trip, it’s unlikely that she’d have been able to afford a ridiculously expensive
        “cancel for any reason” insurance policy.  You, of course, would have no problem
        with that….

        1. As a travel agent, I’m not “philthy rich” but have to work for my money like any one else — and paying an additional $35 – $50 for Cancel For Any Reason to cover something she saved for 5 years for only makes sense.  Expecting everyone else to pay for her choices and or mistakes is unacceptable. 

    4. The most expected effect would be a lot of tourist business companies setting shop on the Bahamas, Canada or other countries and selling trips only online, thus escaping American courts enforceability of its courts. 

  11. She “saved five years for this trip” and then booked to a volatile destination without checking the refund policy? She was ‘certain” she’d get a refund? Based on what? I’m tired of these people who refuse to take any responsibility for their predicament and always rely on the vendor to rectify their own negligence. If you pay thousands of dollars for a trip without doing your homework, this is what happens. 

  12. It may have worked more in the OP’s favor if she had saved a little longer and bought trip insurance with the “cancel for any reason” provision. I know trip insurance is debated all the time here, but purchasing it for a trip to a volatile region is one of the times when it makes sense to do so. With that “cancel for any reason” clause.

  13. She gets a big fat “no mo'” from me and I’m usually on the side of the consumer.  I understand her problems with taking an Egypt trip in March and I think it says something about OTG’s business practices that they would point the liability clause as their primary defense.  That struck me as “we don’t care what happens to you when you’re on our trip because we’re not liable”.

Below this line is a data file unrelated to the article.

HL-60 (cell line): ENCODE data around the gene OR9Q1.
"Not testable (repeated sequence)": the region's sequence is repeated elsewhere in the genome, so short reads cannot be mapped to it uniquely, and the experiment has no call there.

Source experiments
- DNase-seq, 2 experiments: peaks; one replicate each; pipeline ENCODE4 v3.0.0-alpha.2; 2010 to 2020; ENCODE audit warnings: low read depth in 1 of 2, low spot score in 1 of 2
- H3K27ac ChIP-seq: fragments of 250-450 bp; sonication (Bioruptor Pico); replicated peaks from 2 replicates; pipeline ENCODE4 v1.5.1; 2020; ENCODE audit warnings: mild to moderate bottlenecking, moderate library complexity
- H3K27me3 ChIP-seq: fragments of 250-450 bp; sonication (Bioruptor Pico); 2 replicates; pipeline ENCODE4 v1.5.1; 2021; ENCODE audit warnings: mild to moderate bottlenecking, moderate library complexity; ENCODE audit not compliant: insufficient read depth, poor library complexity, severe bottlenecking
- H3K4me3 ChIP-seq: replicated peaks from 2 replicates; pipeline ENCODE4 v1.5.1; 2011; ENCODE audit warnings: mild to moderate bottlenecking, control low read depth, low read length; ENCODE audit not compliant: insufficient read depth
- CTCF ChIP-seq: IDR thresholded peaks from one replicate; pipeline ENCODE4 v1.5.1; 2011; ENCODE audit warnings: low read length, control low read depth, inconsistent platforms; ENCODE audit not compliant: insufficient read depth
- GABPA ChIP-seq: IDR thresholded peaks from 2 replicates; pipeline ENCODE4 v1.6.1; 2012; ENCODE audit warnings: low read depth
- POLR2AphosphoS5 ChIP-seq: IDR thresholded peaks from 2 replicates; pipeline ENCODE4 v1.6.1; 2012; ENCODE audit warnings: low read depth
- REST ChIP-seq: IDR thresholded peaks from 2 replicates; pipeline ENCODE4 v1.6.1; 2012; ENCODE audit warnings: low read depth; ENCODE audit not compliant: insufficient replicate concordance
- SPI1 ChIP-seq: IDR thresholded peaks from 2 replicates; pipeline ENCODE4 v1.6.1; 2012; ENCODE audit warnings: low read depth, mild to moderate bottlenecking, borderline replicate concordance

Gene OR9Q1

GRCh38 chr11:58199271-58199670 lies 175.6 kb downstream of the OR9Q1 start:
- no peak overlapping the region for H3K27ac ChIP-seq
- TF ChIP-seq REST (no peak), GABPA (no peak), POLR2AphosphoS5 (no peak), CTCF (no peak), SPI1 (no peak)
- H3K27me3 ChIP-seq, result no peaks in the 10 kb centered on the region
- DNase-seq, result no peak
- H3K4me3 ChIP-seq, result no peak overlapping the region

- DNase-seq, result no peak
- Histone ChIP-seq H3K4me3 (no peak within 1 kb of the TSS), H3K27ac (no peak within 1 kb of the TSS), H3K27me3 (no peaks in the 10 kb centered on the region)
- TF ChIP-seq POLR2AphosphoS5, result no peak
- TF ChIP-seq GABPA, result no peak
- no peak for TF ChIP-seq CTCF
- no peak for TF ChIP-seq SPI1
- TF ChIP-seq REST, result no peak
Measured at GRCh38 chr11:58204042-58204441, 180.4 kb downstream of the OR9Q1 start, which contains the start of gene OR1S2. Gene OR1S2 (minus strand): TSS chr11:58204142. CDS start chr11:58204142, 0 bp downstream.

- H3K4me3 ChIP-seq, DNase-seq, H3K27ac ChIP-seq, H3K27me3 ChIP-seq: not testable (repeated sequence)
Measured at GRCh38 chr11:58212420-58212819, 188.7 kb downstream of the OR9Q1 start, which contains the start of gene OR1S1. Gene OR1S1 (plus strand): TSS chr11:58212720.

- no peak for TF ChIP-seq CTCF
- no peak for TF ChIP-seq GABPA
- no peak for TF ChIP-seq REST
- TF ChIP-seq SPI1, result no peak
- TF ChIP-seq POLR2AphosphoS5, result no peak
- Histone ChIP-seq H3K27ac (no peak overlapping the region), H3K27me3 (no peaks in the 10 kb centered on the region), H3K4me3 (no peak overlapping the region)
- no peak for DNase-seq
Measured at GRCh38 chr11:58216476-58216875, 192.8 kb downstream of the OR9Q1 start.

That being said:

    1.  It’s her fault for assuming that they wouldn’t go.
    2.  OTG did offer her the same trip later this year.  That seems like a very fair offer and she refused. 

    At this point, the OP seems to have an entitlement mentality and it’s her problem.  OTG made a reasonable accommodation for her.  If she doesn’t want to accept it, then she can walk away from the money.

  14. w/r/t the touring company, I file this under “Congratulations, you are right, wanna cookie?”  As in, ok, you are within your policy and you can be as stubborn about keeping this woman’s money as you want, but the right thing to have done would have been to refund the money.  Or at least. to refund any of her money that had not been committed towards any non-refundable fees for her travel or lodging.  They are well within their rights to continue to keep her funds, but they would have earned much better PR if they had refunded it. 

    1. I disagree with you on this. At no point does the OP indicate that she asked the OTG if they would refund her for cancelling because she deemed the trip unsafe. OTG followed their policy on this one, and rightly so. She didn’t ask if she would get a refund or a reschedule if she cancelled, she just cancelled. She apparently chose not to have travel insurance (or if she did, she didn’t get a good enough policy).

      But the biggest indicator of all is that neither the US State Department, nor the British equivalent had a travel warning for Egypt at the time her tour was scheduled. That tells me (and should have told her) that it was safe to travel to Egypt. At that point, OTG had no obligation (and no reason) to refund her trip for safety concerns. They’ve offered to let her reschedule. She should take the offer if she doesn’t want to be out her money.

  15. This one is pretty simple.  Even WITH travel insurance [as another post shows] there was no refunds being given for travel to Egypt.  In this – a life long trip savings for 5 years – no travel insurance and wishful thinking that she’d get her money back because she thought so . . .  thems the facts and the facts say no.

  16. Interestingly, the On the Go’s terms and conditions specify that the traveler is required to purchase travel insurance.  So what kind of policy did the OP take out? (presumably not a “cancel for any reason” — but why not?  And did she verify that her cancellation was not covered by her insurance before seeking a refund from On the Go?)